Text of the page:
Nrama: That said, clearly there are a number of changes from the original text in this comic book version — what went into deciding what to keep and what to alter? What would someone with a fondness for the source material recognize in your comic book? And given the apparent extent of the changes, why was it important to call this "Jungle Book" — and not just make it a series with a new name?


Miller: Fans of the original stories will recognize a lot of characters used in this story. Baloo, Bagheera, Shere Khan, Kaa, Rikki Tikki Tavi, King Louie — they’re all there. Some are similar to the ways Kipling set them up to be. Others have been tweaked in order to tell the story I wanted to tell. The changes I made were all done so to translate a story that had a definite beginning, middle and end into an ongoing/serial style of storytelling. So in order to stretch out the original themes, changes had to be made. But die-hard fans of the original shouldn’t feel as if those old stories are erased. They’re still there. This is just Zenescope’s and my own interpretation of it.

Plus, who wants to reread a word for word copy of the original story? Just read the original story, if you want that. This is a new version that is heavily influenced by the original, but different in ways that make it a fresh and unpredictable read. Heavy elements of the original story still remain. The overall themes of a child growing up among strangers—discovering new challenges in this jungle as that child grows into an adult—that’s all still in there. Additional elements have been added to fit it into a comic book format and into the Zenescope Universe. Though we don’t directly cross over into the rest of the Zenescope Universe, it definitely fits into it and will most likely tie into it more in the future.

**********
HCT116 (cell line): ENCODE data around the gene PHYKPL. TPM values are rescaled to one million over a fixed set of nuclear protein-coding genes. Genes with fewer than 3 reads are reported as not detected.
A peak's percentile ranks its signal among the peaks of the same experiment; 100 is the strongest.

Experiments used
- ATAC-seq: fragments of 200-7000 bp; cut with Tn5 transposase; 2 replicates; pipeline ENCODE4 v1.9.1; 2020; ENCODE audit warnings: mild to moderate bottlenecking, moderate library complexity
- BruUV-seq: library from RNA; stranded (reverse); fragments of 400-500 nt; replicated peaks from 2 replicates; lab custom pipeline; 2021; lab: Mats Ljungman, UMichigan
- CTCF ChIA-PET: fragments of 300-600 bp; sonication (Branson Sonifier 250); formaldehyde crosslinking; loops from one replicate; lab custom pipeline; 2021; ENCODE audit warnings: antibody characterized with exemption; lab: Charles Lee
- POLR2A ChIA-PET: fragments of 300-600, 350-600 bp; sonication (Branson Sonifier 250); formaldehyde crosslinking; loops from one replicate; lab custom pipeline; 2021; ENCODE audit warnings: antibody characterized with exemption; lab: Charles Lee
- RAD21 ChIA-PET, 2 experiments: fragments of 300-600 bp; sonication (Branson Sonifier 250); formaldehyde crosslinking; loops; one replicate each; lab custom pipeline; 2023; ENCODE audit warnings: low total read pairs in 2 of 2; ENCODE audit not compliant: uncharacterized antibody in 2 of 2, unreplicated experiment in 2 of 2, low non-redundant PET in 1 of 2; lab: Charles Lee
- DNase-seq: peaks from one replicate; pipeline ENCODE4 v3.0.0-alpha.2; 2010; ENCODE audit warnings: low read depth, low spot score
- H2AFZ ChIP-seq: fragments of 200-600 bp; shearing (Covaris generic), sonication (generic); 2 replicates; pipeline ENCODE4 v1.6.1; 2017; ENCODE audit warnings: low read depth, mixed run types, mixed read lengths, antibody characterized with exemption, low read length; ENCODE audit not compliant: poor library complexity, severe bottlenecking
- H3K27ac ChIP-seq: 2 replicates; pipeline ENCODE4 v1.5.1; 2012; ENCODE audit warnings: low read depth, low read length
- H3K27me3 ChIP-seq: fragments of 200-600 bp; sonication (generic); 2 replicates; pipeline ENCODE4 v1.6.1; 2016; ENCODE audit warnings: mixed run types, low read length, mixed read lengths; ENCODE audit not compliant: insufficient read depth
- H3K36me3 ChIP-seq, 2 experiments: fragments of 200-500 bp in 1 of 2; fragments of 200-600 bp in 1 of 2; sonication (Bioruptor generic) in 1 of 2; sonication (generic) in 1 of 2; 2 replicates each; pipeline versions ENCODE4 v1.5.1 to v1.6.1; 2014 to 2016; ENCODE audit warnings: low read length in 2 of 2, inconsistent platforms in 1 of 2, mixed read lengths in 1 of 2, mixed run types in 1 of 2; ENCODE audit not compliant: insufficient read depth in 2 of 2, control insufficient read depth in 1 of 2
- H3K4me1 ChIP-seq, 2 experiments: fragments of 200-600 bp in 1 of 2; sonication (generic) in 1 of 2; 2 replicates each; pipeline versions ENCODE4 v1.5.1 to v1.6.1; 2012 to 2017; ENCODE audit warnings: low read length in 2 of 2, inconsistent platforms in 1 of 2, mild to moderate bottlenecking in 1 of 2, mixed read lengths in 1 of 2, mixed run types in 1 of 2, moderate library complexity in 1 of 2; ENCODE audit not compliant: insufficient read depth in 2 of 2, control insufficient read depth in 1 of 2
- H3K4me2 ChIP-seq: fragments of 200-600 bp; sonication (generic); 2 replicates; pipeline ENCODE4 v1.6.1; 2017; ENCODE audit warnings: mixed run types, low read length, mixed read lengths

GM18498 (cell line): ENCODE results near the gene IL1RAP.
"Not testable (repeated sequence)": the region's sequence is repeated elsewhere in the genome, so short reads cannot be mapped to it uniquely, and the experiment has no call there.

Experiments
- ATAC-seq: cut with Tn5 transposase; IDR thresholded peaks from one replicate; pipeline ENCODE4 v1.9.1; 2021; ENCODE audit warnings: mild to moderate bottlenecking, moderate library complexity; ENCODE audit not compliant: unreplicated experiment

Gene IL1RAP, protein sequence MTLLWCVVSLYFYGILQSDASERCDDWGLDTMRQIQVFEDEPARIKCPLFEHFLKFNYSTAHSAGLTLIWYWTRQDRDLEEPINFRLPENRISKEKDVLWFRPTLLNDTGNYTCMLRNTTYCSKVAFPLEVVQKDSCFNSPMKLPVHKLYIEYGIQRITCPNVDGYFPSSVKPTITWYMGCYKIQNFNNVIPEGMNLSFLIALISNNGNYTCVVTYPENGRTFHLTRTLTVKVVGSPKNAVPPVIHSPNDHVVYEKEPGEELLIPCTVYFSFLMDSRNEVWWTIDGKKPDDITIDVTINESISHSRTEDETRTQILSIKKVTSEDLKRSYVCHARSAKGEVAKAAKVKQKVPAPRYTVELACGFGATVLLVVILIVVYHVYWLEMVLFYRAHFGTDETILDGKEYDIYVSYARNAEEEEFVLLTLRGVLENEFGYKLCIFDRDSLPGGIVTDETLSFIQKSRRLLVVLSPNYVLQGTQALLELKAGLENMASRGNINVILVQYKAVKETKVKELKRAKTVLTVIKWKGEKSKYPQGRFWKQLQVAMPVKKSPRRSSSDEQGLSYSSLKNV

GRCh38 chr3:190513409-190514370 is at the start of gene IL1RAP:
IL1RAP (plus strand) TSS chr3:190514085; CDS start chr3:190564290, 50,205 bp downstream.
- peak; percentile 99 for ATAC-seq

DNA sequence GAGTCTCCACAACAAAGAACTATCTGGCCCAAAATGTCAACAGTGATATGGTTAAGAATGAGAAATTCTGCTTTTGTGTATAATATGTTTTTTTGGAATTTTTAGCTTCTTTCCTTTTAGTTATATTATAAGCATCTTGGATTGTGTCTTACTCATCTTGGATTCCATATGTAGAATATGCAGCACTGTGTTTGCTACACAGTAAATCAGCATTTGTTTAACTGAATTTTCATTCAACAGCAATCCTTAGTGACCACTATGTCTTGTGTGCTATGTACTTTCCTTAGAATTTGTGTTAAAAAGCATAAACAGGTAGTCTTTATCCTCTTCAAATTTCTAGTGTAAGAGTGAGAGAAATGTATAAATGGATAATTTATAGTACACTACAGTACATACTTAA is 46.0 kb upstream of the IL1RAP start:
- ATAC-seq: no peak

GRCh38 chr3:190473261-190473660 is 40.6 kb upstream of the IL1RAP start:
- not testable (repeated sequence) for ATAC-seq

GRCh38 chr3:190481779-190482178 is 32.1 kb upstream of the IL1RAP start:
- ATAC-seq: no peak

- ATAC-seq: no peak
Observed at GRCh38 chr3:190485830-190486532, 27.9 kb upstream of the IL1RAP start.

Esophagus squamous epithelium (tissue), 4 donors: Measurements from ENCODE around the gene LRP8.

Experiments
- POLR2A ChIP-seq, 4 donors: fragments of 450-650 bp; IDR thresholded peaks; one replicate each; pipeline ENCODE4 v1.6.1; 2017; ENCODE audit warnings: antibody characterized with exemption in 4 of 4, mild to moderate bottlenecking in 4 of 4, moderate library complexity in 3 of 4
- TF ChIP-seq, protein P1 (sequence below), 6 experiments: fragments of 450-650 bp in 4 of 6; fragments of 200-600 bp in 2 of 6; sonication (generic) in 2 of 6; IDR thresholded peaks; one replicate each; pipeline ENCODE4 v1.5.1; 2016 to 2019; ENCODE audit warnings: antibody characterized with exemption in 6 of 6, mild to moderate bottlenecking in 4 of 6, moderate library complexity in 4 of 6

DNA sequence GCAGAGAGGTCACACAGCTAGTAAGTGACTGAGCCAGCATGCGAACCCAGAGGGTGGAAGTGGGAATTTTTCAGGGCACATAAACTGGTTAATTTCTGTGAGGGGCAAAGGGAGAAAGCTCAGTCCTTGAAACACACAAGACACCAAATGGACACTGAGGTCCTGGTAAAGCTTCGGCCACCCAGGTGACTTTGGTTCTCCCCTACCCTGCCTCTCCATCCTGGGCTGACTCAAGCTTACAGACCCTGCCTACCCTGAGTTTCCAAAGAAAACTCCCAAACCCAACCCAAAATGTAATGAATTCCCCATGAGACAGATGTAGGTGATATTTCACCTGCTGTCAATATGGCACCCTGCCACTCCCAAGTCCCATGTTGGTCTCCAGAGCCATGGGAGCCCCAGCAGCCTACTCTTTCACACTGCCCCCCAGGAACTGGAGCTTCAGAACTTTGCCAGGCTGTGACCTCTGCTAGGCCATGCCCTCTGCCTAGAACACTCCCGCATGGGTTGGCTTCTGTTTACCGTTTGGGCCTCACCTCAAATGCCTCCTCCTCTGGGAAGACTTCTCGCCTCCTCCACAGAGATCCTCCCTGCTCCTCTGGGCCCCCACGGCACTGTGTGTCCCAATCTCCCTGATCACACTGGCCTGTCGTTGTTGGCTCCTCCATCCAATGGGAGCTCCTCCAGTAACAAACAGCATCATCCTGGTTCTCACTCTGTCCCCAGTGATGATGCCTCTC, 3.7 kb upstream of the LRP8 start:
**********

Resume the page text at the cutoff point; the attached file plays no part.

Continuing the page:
Nrama: Obviously, one of the biggest changes is that the main character, Mowgli, is now a female. It's not hard for skeptical observers to see that and think that it was done on account of putting a scantily clad woman on the covers, which is not an uncommon sight for Zenescope's releases. How would you respond to that notion? And what were your reasons for making Mowgli female?

Miller: I understand that would be the gut reaction people would have at first glance. But I think it’s going to be obvious after reading the first issue that there was a little more thought into turning Mowgli the wolf boy into Mowglii the wolf girl than putting boobs on the cover. Above all else, I noticed that in nature, the female is the most ferocious and deadly of the species. They have their young to take care of and often times, it’s the female animal that is the one you have to look out for. I also recently saw a film by Lucky McKee called The Woman about a feral woman captured by a suburban family. The film had such an impact that I was really looking to tell a story about a female raised in the wild. It opens the doors for a lot of interesting conflict. The events that happen in the first two issues of The Jungle Book place Mowglii as responsible for the future of her wolf tribe on the island all of these animals reside on. Though she won’t be birthing any wolf cubs or anything like that, but she is going to be the one who protects her tribe and makes sure they survive this battle.


But if you're really aching to read jungle boy adventure, there are two jungle boys in the story as well. Both Dewan, who was raised by the apes of the island, and Bomani, who was taught the rules of the jungle by the tigers, factor greatly into Mowglii’s story. With the wolves and tigers being set up as bitter enemies, there is especially going to be a lot of tension between Bomani and Mowglii as the story moves on. In the end, though, Mowglii is a hot jungle girl. There’s nothing wrong with admitting that and putting that on the cover. But as you read the story, you’ll realize she is far from cheesecake. Mowglii is a powerful, resourceful, and complex character who just happens to be easy on the eyes as well. Just don’t let her hear you saying that!